Chocolate Making 101: Chocolate Ganache

Last Tuesday at 6 pm, Heather and I ventured to the production facility of Cocoa Dolce. Cocoa Dolce is a Wichita-based artisan chocolate retailer owned and operated by Beth Tully, Master Chocolatier.

As we walked into the beautiful, colorful, sweet-smelling, Sarah-has-never-been-more-jealous kitchen, we were greeted with cute little aprons, a folder full of materials, and Beth’s assistant who instantly said: “red wine, or white?” (Heather = red, Sarah = white.)

Hence began the girly giggling, oh.em.gee-ing, and more-wine-requesting.

In Chocolate Making 101, we were told from the getgo that we were lucky to be there. Beth originally listed 3 classes, able to hold 12 students apiece, and all three classes were sold out within 12 hours (having guessed this may be the case, both Heather and I registered within an hour of the announcement.) Beth was forced to add an additional 2 classes, and there are still 25 people on a waiting list.

So yes, we were lucky to be there. We will also be lucky to attend Chocolate Making 102, open only to attendees of 101. We will also be registering for that within an hour of the announcement. Maybe half-hour, this time.

In Chocolate 101, we reviewed everything from the history and cultivation of chocolate, to three methods for tempering chocolate, to how to properly taste chocolate, to what sort of ingredients make the best chocolate. We also made our own ganache (the creamy filling in the center of a truffle) and then rolled this beautiful ganache in a chocolate coating, immediately followed by the topping of our choice (toasted coconut, crushed pecans, etc.)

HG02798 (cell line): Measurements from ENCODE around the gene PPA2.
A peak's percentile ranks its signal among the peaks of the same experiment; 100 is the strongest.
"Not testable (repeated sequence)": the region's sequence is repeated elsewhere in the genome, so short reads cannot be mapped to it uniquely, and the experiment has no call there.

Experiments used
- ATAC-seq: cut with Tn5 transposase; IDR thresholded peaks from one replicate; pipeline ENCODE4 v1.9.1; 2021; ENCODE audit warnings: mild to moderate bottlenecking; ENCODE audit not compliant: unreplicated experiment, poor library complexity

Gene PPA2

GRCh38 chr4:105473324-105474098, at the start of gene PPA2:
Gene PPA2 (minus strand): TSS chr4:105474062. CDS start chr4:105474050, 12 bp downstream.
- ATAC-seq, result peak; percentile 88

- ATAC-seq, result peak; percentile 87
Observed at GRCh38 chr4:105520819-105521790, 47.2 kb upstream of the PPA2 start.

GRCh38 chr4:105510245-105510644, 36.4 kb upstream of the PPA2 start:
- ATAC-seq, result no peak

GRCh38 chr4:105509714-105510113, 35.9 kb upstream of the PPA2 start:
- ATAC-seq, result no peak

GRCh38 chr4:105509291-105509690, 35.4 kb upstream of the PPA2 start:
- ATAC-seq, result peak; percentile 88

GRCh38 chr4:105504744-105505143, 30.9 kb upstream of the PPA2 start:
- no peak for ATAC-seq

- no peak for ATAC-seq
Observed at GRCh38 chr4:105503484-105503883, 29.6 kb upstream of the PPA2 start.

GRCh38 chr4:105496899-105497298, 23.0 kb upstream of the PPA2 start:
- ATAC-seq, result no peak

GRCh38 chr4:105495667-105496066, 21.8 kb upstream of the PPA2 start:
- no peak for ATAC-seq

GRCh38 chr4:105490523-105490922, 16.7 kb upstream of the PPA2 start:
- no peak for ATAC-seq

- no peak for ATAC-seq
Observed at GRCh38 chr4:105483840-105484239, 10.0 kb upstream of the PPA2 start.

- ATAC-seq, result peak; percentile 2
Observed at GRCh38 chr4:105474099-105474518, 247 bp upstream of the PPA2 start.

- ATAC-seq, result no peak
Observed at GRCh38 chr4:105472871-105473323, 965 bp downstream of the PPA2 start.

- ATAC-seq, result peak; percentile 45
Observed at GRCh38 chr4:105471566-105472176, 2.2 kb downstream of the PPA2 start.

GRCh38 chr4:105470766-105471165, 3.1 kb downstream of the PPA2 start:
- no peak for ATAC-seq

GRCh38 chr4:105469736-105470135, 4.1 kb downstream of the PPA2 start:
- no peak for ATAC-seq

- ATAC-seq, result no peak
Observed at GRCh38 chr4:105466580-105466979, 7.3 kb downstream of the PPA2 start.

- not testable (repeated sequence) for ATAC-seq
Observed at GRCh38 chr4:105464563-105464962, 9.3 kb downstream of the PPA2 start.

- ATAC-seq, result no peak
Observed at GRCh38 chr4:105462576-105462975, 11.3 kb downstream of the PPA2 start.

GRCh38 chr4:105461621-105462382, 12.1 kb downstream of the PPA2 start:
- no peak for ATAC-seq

Chocolate Making 101 – in addition to being perhaps one of the most fun cooking events/classes that I’ve ever attended – left me with so much knowledge and confidence. Making truffles is not difficult! And as is true with all things in life: its even better with a friend.

Below, I’ve tried to include as many helpful notes as possible. This recipe was designed by Beth for home cooks wanting to make ganache on a smaller scale. For further clarification on any notes below, please don’t hesitate to ask! You can even contact Beth at bethtully@cocoadolce.com for a more detailed, informed answer to your question.

Enough of this nonsense! Let’s get to the chocolate!

Classic Ganache

For dark chocolate:
1 C Land O’ Lakes whipping cream
16 oz high quality chocolate, chopped*
3 TBS premium (>70% fat) butter, room temperature**
2 T flavoring (or to taste)***

For milk/white chocolate:
1 C Land O’ Lakes whipping cream
20 oz high quality chocolate, chopped*
3 TBS premium (>70% fat) butter, room temperature**
2 T flavoring (or to taste)***

For the chocolate coating on any truffle:
8 oz high-quality chocolate, chopped
finishing ingredient: cocoa powder, toasted coconut, nuts, sprinkles, etc.